Fleas are the most common external parasite, and they can be extremely annoying to your pet. They can even cause infections and serious diseases if left untreated. Our Grayson veterinarians explain the early signs of flea infestation and what to do if your pet has fleas.
What are fleas?
Fleas are parasitic insects that need a host animal to survive. Adult fleas will continue to reproduce and thrive on your pet - and in your home, unless you take steps to break their lifecycle.
What signs of flea infestation should I look for?
Flea saliva contains a protein that cats and dogs may be allergic to, which is why they scratch as soon as a flea bites them. Pets may scratch excessively and become agitated as a result of even a single flea bite.
Red bumps or pimples may appear on their belly, at the base of their tail, on their behind, in their groin, or under their legs, in addition to scratching. Dry skin and hair loss will result from the constant scratching and itching of these areas. If fleas are not treated, lesions and infections can develop, leading to more serious diseases.
How can I check my pet for fleas?
Adult fleas are small and brown. They are relatively easy to spot with the naked eye.
It's a good idea to check your pet's brush or comb while you're grooming them. Having your pet lie on their side will let you have a closer look at areas with thin hair, such as the abdomen.
You may see "flea dirt." When wet, this resembles tiny grains of sand or black pepper. Use a fine-tooth flea comb available at your veterinarian's office to comb along your pet's back and underbelly to check for flea dirt (feces). You can easily see any black droppings that fall from your pet's fur if you brush them while standing them on a white towel or cloth.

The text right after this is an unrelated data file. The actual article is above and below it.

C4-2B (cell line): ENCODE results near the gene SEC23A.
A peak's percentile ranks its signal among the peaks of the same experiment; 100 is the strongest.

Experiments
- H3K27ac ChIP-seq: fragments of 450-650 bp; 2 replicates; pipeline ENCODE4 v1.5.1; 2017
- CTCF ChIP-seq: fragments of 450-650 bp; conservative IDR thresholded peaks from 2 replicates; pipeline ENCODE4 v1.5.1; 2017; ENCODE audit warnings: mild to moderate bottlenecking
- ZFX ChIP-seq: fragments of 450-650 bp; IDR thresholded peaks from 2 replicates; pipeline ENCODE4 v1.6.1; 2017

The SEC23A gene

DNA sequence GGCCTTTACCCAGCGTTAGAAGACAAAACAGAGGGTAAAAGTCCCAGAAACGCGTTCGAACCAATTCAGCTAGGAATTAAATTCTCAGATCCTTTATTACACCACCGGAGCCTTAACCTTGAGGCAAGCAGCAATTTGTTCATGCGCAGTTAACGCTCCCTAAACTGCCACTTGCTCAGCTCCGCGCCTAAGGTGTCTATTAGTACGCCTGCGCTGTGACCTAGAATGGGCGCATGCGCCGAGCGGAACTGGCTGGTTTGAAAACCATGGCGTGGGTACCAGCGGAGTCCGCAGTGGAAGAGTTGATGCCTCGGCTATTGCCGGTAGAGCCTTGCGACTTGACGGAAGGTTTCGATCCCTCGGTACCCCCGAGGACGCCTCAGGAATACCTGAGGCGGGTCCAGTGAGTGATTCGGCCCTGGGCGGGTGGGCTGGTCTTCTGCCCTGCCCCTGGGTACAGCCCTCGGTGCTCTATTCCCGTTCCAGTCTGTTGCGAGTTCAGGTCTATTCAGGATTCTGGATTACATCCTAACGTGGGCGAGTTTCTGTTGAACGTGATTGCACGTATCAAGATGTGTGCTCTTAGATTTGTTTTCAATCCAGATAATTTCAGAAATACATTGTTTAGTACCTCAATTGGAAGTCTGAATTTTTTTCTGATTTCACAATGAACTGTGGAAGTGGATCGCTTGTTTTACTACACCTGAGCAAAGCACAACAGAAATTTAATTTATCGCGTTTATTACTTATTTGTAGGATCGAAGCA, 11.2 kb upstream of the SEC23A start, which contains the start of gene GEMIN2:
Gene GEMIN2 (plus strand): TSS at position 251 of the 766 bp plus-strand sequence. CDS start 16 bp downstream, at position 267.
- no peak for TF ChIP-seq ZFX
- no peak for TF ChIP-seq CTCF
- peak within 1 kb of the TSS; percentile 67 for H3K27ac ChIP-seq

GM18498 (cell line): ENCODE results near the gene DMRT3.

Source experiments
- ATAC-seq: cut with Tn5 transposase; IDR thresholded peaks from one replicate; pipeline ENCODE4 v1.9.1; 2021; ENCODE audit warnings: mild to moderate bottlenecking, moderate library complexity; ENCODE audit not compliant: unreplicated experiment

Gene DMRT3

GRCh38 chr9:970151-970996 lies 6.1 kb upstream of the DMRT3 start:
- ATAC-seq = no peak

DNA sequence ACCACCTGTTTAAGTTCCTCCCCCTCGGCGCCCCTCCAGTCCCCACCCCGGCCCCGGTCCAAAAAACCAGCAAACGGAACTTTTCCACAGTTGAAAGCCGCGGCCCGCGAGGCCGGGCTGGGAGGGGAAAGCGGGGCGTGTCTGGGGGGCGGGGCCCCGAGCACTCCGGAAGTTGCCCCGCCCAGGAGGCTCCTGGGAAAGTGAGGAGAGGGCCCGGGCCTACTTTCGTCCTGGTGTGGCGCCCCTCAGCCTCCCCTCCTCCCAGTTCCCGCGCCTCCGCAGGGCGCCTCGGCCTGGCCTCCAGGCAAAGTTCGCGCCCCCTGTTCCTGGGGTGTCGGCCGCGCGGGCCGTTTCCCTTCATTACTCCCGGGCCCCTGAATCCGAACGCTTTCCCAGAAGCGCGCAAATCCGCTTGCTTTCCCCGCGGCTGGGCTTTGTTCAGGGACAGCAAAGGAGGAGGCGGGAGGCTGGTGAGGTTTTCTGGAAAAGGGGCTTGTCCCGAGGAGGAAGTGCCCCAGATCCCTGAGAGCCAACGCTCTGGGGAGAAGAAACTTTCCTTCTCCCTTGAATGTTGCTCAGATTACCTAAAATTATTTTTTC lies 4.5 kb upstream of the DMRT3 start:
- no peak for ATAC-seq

What if I can’t find any fleas, but my pet is still scratching?
If your pet is scratching despite the absence of fleas, make an appointment with your veterinarian, who can perform a skin test to check for flea allergies as well as other allergies during your visit. Your pet could be reacting to a different type of allergy that is bothering them.
If my cat or dog does have fleas, how do I get rid of them?
Shampoos, sprays, powders, and topical liquids are just a few of the safe and effective flea treatments available. If your pet's condition is more severe, you may need to see your veterinarian for prescription creams and antibiotics.
Early treatment and prevention are the first methods of choice to ensure your dog doesn't develop more serious issues in the future, as a result of fleas.